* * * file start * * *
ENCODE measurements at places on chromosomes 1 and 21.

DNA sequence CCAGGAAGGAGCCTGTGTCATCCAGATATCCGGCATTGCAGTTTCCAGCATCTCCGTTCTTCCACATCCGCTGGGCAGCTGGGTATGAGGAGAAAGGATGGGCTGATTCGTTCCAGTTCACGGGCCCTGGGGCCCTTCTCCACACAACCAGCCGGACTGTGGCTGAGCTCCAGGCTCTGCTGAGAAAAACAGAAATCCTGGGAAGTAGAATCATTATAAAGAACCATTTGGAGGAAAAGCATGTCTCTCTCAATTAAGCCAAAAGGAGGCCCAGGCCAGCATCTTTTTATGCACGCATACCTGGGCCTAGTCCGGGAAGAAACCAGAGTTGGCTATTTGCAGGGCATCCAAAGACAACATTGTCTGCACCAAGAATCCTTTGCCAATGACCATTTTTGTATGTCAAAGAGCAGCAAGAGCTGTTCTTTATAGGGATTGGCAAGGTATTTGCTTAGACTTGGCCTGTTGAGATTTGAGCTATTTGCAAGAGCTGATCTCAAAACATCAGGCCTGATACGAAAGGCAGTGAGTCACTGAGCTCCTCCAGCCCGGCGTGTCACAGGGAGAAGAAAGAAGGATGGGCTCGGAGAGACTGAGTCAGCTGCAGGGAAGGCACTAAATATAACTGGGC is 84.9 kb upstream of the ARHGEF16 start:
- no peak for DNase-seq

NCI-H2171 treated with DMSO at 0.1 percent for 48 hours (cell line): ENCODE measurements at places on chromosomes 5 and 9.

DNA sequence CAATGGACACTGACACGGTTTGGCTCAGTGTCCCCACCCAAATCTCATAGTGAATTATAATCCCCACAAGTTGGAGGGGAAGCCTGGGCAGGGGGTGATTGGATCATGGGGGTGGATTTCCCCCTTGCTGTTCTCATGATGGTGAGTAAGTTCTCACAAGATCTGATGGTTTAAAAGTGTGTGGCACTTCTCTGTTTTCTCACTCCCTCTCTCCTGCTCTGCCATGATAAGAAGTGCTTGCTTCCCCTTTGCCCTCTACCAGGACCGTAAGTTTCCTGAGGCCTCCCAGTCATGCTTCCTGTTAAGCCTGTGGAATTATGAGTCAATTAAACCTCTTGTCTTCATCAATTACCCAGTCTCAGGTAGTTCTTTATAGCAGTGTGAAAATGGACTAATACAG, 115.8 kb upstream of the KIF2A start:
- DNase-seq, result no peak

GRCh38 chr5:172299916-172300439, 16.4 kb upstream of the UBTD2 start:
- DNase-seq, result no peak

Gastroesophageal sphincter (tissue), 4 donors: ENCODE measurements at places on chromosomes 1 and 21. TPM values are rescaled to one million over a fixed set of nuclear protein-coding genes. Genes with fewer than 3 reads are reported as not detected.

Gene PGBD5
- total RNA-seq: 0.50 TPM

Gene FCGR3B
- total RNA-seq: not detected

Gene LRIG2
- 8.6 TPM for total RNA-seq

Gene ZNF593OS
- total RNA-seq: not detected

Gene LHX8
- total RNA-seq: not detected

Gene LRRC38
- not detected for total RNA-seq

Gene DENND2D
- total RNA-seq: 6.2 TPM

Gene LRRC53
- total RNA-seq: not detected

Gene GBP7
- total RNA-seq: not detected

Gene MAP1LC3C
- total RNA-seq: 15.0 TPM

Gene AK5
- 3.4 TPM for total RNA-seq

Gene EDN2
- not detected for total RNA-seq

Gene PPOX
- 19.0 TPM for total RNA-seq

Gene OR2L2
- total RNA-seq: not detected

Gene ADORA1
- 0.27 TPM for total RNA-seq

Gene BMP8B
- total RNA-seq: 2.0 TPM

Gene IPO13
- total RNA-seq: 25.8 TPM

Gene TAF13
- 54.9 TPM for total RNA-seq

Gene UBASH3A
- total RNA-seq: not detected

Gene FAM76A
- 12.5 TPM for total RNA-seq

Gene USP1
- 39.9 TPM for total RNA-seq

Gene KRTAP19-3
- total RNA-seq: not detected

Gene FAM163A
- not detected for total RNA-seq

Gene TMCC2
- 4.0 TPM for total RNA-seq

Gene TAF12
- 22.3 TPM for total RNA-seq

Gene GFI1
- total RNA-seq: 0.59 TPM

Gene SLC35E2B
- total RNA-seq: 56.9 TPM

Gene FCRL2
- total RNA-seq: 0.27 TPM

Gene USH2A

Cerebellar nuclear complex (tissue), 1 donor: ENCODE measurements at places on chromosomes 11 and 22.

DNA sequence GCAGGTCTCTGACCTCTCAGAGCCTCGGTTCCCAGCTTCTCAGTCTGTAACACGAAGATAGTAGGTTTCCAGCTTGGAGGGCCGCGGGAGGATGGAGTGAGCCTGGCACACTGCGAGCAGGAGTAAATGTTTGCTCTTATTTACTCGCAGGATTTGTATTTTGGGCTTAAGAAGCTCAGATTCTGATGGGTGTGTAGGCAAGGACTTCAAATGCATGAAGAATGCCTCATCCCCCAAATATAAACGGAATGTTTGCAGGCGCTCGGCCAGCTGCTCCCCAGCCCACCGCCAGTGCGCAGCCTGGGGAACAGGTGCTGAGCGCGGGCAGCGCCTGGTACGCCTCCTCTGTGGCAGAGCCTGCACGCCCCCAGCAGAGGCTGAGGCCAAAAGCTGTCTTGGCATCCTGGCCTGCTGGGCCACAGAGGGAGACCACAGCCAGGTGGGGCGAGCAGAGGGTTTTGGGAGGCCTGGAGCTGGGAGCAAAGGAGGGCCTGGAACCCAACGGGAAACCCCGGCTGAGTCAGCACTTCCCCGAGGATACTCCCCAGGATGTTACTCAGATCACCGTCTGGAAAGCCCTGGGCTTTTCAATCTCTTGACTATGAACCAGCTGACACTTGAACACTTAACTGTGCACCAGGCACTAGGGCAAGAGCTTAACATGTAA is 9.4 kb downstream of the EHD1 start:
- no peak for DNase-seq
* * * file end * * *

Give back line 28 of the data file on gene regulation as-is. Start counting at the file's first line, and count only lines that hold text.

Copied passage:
Gene MAP1LC3C